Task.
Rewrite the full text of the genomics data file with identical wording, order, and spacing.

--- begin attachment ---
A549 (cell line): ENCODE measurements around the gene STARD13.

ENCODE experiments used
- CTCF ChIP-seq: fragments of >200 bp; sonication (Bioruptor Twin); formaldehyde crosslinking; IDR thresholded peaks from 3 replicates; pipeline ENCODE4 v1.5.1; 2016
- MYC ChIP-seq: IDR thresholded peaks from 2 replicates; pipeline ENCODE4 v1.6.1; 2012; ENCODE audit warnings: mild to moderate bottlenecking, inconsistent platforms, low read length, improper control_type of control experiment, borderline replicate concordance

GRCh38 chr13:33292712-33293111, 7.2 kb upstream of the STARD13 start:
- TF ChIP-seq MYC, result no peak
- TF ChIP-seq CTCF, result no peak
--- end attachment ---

A549 (cell line): ENCODE measurements around the gene STARD13.

ENCODE experiments used
- CTCF ChIP-seq: fragments of >200 bp; sonication (Bioruptor Twin); formaldehyde crosslinking; IDR thresholded peaks from 3 replicates; pipeline ENCODE4 v1.5.1; 2016
- MYC ChIP-seq: IDR thresholded peaks from 2 replicates; pipeline ENCODE4 v1.6.1; 2012; ENCODE audit warnings: mild to moderate bottlenecking, inconsistent platforms, low read length, improper control_type of control experiment, borderline replicate concordance

GRCh38 chr13:33292712-33293111, 7.2 kb upstream of the STARD13 start:
- TF ChIP-seq MYC, result no peak
- TF ChIP-seq CTCF, result no peak